A MORPETH school has raised more than £600 for charity in memory of a former teacher.
Dr Andrew Tucker, who taught technology at King Edward VI School, died in March last year after being diagnosed with Guillain-Barré Syndrome.
It effects the nervous system, causing sudden weakness and numbness, and may lead to paralysis in the legs, arms, upper body and face. Between five and eight percent of sufferers die from the condition.
The school council has collected money for the Guillain-Barré Syndrome Support Group (GBSSG) since Mr Tucker’s death and presented the charity with a cheque for £610.
Head of Student Voice, Leadership & Enrichment Victoria Najafi said: “We raised £443.54 of the total during a Yellow Accessory Day.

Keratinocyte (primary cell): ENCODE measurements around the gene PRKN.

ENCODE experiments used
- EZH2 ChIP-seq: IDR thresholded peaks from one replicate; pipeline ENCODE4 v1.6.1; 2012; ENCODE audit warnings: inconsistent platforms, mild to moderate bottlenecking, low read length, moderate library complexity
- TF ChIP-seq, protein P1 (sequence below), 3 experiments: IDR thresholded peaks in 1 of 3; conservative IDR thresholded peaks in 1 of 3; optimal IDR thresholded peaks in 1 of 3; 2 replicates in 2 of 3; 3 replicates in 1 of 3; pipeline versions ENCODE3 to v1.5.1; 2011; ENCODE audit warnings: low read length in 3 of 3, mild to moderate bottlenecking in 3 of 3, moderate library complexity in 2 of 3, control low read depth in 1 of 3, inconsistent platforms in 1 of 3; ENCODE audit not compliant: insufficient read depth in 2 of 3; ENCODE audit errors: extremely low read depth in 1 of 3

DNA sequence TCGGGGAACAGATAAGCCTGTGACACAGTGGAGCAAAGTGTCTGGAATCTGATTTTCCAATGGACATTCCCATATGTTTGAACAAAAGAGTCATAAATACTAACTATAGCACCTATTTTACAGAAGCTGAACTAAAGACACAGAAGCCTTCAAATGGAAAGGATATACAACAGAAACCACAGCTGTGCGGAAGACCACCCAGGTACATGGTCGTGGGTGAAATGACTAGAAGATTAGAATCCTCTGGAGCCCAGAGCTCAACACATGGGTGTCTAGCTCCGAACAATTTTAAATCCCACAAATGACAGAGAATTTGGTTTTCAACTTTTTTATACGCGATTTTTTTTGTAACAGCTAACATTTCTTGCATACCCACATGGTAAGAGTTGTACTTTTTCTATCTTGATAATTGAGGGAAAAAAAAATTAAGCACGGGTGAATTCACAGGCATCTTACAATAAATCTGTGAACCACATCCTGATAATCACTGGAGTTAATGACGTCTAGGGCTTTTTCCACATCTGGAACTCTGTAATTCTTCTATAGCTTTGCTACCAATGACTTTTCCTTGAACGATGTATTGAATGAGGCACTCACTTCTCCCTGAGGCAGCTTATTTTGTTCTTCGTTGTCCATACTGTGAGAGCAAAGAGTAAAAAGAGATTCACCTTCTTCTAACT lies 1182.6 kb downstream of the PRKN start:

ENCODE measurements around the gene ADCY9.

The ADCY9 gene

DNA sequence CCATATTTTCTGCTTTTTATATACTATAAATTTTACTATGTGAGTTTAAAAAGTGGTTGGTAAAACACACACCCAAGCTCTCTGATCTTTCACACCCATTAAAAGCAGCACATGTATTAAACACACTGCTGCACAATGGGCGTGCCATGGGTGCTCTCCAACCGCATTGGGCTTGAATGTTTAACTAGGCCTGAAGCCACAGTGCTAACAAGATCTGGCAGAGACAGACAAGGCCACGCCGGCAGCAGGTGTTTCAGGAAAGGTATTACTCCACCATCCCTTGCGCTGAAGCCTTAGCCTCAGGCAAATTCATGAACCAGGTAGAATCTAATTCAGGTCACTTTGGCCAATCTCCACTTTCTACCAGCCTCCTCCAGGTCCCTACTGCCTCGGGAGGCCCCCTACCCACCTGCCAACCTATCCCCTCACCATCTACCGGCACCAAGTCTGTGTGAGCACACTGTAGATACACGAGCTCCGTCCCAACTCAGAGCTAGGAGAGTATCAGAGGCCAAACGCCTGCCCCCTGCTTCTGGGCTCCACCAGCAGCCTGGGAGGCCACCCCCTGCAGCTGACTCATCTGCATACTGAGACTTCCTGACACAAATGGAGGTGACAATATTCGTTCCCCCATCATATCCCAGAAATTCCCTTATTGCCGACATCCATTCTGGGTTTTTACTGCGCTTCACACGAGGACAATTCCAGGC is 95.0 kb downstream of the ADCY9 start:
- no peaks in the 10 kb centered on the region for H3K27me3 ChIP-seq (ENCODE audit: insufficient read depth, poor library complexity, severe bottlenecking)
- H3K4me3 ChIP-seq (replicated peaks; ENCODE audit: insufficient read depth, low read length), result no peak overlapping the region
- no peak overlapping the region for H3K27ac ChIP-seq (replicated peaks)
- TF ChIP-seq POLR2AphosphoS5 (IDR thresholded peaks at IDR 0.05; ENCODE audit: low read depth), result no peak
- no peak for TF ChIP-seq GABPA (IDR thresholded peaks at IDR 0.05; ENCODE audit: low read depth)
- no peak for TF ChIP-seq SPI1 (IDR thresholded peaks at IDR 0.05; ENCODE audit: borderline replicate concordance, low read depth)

“This day was organised as Dr Andrew Tucker’s mother said Andrew was a spring baby and we were asked to wear yellow at his memorial service.
“It was added to non-uniform contributions and money collected at the time of the memorial service.”
The charity provides information and support to those affected by GBS and related conditions and their families.
It also raises awareness of the illnesses and gives grants for research projects.
GBSSG Charity Officer Lesley Dimmick said: “We’re very pleased to receive this money and extremely grateful to the pupils at King Edward VI School for what they have done for us.
“The donation will help our work and to raise awareness of the condition in Northumberland.”
Senior students from the school council also presented a cheque for £221.77 to LIVErNORTH, a regional adult liver disease patient support group based at the Freeman Hospital in Newcastle.